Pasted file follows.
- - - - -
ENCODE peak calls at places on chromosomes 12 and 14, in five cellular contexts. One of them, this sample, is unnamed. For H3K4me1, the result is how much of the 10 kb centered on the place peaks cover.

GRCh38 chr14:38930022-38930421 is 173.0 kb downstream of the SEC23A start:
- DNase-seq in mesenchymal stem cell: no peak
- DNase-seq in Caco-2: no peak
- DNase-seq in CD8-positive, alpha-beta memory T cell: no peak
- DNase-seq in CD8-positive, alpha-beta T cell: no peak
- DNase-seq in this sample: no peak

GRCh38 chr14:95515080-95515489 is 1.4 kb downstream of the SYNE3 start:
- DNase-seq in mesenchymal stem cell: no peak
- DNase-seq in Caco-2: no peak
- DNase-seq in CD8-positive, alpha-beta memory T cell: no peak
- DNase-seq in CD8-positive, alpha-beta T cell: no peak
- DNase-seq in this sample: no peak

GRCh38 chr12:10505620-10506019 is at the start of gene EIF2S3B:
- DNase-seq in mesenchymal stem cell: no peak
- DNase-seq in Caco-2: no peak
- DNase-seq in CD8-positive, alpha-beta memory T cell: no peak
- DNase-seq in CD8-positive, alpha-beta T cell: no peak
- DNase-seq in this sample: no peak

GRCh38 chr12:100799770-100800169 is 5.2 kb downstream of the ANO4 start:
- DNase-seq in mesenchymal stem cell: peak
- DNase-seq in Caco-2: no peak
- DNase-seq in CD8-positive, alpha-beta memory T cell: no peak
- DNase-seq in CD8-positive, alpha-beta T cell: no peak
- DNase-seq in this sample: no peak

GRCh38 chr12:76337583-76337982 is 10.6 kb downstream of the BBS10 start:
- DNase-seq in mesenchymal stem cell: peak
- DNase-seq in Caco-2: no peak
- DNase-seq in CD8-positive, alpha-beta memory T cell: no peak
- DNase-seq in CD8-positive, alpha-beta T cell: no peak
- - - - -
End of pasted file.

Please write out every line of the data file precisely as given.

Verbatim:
ENCODE peak calls at places on chromosomes 12 and 14, in five cellular contexts. One of them, this sample, is unnamed. For H3K4me1, the result is how much of the 10 kb centered on the place peaks cover.

GRCh38 chr14:38930022-38930421 is 173.0 kb downstream of the SEC23A start:
- DNase-seq in mesenchymal stem cell: no peak
- DNase-seq in Caco-2: no peak
- DNase-seq in CD8-positive, alpha-beta memory T cell: no peak
- DNase-seq in CD8-positive, alpha-beta T cell: no peak
- DNase-seq in this sample: no peak

GRCh38 chr14:95515080-95515489 is 1.4 kb downstream of the SYNE3 start:
- DNase-seq in mesenchymal stem cell: no peak
- DNase-seq in Caco-2: no peak
- DNase-seq in CD8-positive, alpha-beta memory T cell: no peak
- DNase-seq in CD8-positive, alpha-beta T cell: no peak
- DNase-seq in this sample: no peak

GRCh38 chr12:10505620-10506019 is at the start of gene EIF2S3B:
- DNase-seq in mesenchymal stem cell: no peak
- DNase-seq in Caco-2: no peak
- DNase-seq in CD8-positive, alpha-beta memory T cell: no peak
- DNase-seq in CD8-positive, alpha-beta T cell: no peak
- DNase-seq in this sample: no peak

GRCh38 chr12:100799770-100800169 is 5.2 kb downstream of the ANO4 start:
- DNase-seq in mesenchymal stem cell: peak
- DNase-seq in Caco-2: no peak
- DNase-seq in CD8-positive, alpha-beta memory T cell: no peak
- DNase-seq in CD8-positive, alpha-beta T cell: no peak
- DNase-seq in this sample: no peak

GRCh38 chr12:76337583-76337982 is 10.6 kb downstream of the BBS10 start:
- DNase-seq in mesenchymal stem cell: peak
- DNase-seq in Caco-2: no peak
- DNase-seq in CD8-positive, alpha-beta memory T cell: no peak
- DNase-seq in CD8-positive, alpha-beta T cell: no peak